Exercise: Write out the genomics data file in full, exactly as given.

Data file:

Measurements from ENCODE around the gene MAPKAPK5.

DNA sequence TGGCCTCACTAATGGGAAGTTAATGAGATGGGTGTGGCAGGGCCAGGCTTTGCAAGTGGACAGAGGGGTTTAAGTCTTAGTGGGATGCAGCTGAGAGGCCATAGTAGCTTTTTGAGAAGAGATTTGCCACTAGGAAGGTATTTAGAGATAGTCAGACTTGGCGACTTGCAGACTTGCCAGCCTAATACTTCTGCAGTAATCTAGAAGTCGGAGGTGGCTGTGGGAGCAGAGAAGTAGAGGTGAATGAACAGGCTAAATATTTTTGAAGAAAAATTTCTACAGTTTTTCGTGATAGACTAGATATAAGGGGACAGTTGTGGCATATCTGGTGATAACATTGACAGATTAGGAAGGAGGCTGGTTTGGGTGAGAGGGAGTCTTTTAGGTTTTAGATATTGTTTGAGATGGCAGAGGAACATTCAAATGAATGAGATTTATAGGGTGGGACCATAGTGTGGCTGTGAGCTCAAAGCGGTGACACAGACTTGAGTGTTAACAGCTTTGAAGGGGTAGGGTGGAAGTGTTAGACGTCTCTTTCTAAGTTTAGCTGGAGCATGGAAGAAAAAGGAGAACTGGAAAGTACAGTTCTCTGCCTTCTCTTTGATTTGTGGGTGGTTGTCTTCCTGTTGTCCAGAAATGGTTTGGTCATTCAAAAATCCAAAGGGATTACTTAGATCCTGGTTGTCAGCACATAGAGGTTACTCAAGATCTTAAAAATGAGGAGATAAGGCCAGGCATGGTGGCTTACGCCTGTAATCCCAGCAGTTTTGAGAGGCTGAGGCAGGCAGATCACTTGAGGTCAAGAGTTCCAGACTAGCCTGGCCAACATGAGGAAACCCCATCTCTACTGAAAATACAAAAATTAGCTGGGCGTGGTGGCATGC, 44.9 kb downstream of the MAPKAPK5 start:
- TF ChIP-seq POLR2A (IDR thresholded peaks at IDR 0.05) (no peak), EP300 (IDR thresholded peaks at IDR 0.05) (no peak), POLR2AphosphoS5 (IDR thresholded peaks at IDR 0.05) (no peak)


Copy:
Measurements from ENCODE around the gene MAPKAPK5.

DNA sequence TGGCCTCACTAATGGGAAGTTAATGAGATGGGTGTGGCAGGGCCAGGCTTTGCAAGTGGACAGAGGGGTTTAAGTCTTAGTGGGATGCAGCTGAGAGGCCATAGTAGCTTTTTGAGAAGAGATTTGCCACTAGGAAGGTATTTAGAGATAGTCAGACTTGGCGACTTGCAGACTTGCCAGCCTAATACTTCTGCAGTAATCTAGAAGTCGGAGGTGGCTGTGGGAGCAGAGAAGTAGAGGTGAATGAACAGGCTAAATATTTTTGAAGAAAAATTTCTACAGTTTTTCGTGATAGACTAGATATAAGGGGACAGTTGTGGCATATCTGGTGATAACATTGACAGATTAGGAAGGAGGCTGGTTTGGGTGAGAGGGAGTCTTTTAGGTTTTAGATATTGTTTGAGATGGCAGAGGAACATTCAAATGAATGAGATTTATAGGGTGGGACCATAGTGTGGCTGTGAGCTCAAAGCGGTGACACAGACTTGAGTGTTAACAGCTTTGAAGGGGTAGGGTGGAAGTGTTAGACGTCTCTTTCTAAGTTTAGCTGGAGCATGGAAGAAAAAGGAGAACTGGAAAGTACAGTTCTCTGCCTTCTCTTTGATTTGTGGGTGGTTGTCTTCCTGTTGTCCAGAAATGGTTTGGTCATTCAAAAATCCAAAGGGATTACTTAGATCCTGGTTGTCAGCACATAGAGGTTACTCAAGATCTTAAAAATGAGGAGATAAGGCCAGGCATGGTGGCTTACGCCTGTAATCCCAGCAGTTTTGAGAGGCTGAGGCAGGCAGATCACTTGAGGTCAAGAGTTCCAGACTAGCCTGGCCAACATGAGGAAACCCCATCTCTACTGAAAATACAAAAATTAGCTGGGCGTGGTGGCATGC, 44.9 kb downstream of the MAPKAPK5 start:
- TF ChIP-seq POLR2A (IDR thresholded peaks at IDR 0.05) (no peak), EP300 (IDR thresholded peaks at IDR 0.05) (no peak), POLR2AphosphoS5 (IDR thresholded peaks at IDR 0.05) (no peak)